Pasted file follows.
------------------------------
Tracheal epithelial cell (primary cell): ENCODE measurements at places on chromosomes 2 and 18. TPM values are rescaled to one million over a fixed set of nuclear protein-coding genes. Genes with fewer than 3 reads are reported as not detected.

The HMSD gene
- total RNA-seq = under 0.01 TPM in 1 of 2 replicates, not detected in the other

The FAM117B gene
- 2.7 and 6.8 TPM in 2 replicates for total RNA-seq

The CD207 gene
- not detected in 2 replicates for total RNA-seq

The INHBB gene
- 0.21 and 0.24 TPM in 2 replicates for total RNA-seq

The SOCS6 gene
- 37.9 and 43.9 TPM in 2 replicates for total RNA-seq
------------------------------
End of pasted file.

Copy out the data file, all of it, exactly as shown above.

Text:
Tracheal epithelial cell (primary cell): ENCODE measurements at places on chromosomes 2 and 18. TPM values are rescaled to one million over a fixed set of nuclear protein-coding genes. Genes with fewer than 3 reads are reported as not detected.

The HMSD gene
- total RNA-seq = under 0.01 TPM in 1 of 2 replicates, not detected in the other

The FAM117B gene
- 2.7 and 6.8 TPM in 2 replicates for total RNA-seq

The CD207 gene
- not detected in 2 replicates for total RNA-seq

The INHBB gene
- 0.21 and 0.24 TPM in 2 replicates for total RNA-seq

The SOCS6 gene
- 37.9 and 43.9 TPM in 2 replicates for total RNA-seq